Conrad, Faulkner, and the Problem of NonSense
Maurice Ebileeni explores the thematic and stylistic problems in the major novels of Joseph Conrad and William Faulkner through Jacques Lacan's psychoanalytic theories. Against the background of the cultural, scientific, and historic changes that occurred at the turn of the 20th century, describing the landscape of ruins bequeathed to humanists by the forefathers of the Counter-Enlightenment movement (Schopenhauer, Kierkegaard, Nietzsche, Dostoyevsky, and Baudelaire), Ebileeni proposes that Conrad and Faulkner wrote against impossible odds, metaphorically standing at the edge of a chaotic abyss that initially would spill over into the challenges of literary production. Both authors discovered that underneath, behind, or within the intuitively comprehensible narrative layers there exists a nonsensical dimension, constantly threatening to dissolve any attempt at producing intelligible meaning.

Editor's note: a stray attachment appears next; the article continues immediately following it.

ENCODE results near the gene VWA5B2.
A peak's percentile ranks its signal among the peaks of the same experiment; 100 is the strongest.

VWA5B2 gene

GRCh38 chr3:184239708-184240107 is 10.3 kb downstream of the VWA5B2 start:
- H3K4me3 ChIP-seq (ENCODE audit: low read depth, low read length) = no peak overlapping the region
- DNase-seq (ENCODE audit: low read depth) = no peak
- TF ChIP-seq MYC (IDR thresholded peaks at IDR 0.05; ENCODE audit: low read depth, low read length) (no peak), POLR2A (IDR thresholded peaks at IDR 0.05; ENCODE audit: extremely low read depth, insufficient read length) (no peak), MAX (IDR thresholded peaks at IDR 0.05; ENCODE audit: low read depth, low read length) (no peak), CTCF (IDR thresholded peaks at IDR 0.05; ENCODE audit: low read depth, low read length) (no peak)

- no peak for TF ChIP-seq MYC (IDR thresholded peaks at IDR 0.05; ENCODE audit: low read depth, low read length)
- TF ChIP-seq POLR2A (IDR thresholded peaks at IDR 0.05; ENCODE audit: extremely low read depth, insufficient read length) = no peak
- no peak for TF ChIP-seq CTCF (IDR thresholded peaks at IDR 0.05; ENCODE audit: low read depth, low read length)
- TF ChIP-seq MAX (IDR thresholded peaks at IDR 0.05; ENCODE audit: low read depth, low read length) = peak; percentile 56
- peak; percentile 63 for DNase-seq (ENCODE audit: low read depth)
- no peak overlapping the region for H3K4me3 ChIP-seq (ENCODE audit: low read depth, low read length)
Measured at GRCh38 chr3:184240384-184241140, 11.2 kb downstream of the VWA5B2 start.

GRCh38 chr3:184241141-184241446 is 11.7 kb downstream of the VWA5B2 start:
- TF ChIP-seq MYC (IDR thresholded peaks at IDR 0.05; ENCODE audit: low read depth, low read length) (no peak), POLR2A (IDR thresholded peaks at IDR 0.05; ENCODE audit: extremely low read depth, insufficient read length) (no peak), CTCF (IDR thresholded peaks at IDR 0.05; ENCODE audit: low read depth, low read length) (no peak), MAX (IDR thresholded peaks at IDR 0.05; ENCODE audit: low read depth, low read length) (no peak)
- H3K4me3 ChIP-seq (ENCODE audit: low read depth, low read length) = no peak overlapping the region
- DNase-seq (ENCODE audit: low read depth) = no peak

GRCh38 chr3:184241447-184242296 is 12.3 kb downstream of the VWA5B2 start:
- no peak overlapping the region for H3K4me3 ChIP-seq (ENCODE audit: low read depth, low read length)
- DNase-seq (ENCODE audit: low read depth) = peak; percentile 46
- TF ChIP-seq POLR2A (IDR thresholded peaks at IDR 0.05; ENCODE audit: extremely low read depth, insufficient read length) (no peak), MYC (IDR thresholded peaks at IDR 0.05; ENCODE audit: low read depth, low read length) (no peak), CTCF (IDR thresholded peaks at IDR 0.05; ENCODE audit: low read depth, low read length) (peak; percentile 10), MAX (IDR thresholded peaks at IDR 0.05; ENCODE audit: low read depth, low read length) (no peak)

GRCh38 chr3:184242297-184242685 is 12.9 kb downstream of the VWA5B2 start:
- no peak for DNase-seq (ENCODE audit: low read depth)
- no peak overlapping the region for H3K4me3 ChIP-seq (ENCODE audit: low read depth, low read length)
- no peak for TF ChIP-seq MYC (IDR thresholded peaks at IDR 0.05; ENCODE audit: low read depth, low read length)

Ebileeni argues that in Conrad's and Faulkner's major novels, the quest for meaning in confronting the prospects of nonsense becomes a necessary symptom of human experience to both avoid and engage the entropy of modern life.